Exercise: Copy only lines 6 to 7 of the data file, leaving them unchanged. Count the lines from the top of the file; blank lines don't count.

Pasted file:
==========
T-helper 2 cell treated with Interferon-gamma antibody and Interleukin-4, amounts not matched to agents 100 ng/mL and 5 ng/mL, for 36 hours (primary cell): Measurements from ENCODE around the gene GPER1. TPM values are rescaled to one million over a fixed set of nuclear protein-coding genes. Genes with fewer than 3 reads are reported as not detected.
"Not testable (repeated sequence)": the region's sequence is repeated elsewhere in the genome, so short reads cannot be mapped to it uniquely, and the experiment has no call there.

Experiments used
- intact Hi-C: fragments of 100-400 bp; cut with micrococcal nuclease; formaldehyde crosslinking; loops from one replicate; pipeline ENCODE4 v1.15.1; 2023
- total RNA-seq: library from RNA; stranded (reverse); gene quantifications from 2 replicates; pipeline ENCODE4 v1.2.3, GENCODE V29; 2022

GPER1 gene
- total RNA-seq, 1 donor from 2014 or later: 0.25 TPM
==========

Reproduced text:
GPER1 gene
- total RNA-seq, 1 donor from 2014 or later: 0.25 TPM